Revenue for the three months to March 31 amounted to $42.2m (£29.9m/€34.7m), up from $30.9m in Q1 of last year, during which Full House was forced to close all of its land-bad gambling facilities in line with local novel coronavirus (Covid-19) restrictions.
Full House’s casinos closed from mid-March 2020 as US states sought to slow the spread of Covid-19. However, these facilities are now open again – though some at limited capacity – allowing revenue to rise in Q1 of the current year.
Casino revenue climbed 54.3% year-on-year to $32.1m, while hotel revenue also edged up 10.0% to $2.2m. Food and beverage revenue was 12.9% down at $6.1m, but Full House saw the fastest growth within its other operations, including online and mobile sports, with revenue up 63.6% to $1.8m.
Breaking down revenue performance by state, Full House’s Silver Slipper Casino and Hotel in Mississippi saw revenue increase 48.1% to $22.4m, while revenue at the Rising Star Casino Resort in Indiana also climbed 18.5% to $8.6m.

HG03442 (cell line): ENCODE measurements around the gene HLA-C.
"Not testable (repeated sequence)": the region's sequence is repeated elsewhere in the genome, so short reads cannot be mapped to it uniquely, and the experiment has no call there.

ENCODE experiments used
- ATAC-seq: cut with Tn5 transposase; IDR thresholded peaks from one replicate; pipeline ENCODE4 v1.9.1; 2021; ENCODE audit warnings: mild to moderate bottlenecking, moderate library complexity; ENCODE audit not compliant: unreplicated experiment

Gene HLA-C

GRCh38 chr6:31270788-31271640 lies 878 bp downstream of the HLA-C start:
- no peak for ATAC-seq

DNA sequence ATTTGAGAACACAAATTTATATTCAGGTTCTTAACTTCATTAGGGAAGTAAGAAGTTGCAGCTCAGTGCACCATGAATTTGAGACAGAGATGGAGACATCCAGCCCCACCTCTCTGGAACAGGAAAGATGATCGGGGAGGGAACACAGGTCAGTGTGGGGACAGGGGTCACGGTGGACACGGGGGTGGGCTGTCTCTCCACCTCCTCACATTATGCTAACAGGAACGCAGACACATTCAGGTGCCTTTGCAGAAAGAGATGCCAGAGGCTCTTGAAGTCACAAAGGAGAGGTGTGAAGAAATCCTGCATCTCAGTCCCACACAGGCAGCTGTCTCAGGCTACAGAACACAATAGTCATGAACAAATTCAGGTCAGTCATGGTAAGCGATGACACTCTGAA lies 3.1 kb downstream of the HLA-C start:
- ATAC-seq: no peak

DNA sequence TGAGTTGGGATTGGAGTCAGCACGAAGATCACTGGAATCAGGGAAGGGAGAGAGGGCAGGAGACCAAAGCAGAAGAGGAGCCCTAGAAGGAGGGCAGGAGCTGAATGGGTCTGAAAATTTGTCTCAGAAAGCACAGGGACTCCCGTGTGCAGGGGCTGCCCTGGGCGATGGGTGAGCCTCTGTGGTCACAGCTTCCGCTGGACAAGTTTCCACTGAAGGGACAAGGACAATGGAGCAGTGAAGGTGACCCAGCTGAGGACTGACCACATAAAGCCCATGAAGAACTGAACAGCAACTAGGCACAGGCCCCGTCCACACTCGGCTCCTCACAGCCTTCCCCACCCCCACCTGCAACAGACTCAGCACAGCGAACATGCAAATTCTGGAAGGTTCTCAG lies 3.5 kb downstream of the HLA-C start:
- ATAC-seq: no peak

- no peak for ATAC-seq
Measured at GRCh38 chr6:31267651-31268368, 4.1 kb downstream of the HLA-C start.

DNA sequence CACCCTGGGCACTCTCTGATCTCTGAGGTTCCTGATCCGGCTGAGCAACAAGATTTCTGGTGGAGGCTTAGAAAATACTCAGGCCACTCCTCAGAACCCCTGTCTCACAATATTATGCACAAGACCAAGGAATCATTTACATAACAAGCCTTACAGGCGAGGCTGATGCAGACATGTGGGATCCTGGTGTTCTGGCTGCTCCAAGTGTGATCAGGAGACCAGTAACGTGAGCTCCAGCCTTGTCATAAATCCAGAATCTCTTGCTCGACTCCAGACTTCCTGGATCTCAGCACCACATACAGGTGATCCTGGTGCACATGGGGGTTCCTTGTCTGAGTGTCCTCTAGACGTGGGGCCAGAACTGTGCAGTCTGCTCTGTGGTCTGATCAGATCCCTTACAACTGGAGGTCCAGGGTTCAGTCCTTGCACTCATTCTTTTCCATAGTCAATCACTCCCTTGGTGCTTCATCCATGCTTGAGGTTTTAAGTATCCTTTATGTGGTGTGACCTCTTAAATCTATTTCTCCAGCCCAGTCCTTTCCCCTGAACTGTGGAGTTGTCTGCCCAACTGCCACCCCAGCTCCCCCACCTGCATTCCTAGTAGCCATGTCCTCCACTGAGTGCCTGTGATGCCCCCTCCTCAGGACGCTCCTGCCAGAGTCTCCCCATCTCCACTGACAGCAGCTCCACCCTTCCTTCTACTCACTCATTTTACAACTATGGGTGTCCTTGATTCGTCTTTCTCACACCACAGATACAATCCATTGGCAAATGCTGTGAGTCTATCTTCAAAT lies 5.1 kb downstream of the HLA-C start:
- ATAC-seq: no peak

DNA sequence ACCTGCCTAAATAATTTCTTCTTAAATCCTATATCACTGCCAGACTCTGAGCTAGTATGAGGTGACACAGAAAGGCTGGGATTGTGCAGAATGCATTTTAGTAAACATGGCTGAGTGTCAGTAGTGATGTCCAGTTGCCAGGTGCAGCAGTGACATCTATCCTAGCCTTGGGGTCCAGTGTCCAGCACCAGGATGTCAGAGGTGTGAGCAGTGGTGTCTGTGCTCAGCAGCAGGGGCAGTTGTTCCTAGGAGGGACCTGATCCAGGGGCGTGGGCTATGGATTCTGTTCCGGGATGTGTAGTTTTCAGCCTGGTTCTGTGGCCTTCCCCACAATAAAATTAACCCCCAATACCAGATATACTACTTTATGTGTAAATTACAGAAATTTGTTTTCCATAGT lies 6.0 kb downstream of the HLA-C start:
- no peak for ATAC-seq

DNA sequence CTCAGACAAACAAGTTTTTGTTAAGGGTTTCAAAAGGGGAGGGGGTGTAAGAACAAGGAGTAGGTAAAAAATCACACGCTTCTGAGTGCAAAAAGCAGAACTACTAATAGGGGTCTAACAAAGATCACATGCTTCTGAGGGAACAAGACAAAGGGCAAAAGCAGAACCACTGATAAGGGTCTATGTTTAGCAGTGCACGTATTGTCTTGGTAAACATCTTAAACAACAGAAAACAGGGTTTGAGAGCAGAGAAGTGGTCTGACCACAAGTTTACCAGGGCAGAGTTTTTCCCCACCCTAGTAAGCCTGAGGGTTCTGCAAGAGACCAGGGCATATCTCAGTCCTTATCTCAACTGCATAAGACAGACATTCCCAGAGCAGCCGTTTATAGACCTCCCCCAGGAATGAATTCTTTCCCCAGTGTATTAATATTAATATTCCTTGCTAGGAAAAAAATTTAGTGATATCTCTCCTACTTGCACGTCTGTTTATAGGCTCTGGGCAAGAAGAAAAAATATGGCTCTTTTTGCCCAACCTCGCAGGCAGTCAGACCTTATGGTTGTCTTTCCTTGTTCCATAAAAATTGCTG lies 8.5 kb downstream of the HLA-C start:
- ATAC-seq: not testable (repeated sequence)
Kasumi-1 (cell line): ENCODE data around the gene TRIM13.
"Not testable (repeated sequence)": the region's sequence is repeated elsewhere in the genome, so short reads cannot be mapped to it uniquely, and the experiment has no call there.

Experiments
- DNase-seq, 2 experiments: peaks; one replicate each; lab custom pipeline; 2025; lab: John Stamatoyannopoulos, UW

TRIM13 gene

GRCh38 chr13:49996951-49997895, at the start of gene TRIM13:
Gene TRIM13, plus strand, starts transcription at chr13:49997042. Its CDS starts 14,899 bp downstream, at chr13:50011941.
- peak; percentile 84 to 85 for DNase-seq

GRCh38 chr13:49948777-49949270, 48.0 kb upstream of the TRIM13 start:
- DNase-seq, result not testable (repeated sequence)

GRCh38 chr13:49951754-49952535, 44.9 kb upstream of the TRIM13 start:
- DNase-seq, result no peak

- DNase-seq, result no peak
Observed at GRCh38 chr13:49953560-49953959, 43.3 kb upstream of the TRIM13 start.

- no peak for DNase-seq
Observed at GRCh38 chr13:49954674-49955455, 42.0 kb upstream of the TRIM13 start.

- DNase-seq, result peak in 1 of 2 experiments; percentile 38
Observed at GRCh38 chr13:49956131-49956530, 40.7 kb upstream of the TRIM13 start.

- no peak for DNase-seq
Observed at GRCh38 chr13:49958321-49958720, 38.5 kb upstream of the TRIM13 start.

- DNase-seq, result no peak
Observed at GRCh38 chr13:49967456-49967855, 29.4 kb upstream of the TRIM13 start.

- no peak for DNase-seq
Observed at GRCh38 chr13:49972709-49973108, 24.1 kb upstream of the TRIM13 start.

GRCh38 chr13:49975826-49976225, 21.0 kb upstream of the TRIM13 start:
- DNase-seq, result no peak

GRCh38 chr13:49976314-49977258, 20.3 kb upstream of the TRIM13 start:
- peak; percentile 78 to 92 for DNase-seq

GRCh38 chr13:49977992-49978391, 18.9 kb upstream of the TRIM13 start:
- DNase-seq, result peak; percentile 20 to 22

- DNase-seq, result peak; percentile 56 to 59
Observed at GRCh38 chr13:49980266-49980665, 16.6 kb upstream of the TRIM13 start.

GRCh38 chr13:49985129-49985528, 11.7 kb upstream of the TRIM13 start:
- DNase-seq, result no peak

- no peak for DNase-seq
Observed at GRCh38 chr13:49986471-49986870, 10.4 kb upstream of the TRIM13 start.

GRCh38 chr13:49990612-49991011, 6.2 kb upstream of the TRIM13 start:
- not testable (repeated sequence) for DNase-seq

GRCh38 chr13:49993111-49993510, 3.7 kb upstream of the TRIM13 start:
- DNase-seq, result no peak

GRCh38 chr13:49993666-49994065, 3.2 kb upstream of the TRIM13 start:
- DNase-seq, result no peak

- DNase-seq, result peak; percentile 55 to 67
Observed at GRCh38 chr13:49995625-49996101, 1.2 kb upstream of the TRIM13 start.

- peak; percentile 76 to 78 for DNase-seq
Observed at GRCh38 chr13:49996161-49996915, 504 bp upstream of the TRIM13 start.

In Colorado, revenue from Bronco Billy’s Casino also increased 18.5% year-on-year to $5.9m, while in Nevada, revenue from the Grand Lodge and Stockman’s casino properties was up 41.9% to $4.4m.
Turning to Full House’s contracted sports wagering segment, which consists of its on-site and online sports wagering skins in Colorado and Indiana, revenue jumped 150.0% from $400,000 in Q1 of 2020 to $1.0m this year. This reflected a full quarter of operations of three of Full House’s six permitted sports wagering skin, compared to just one in Q1 of 2020.
Full House commenced operations with its fourth and fifth sports wagering skins in April this year, with the operator anticipating the launch of its sixth skin in the coming months. When all six skins are in operation, it expects to generate at least $7m per year in revenue.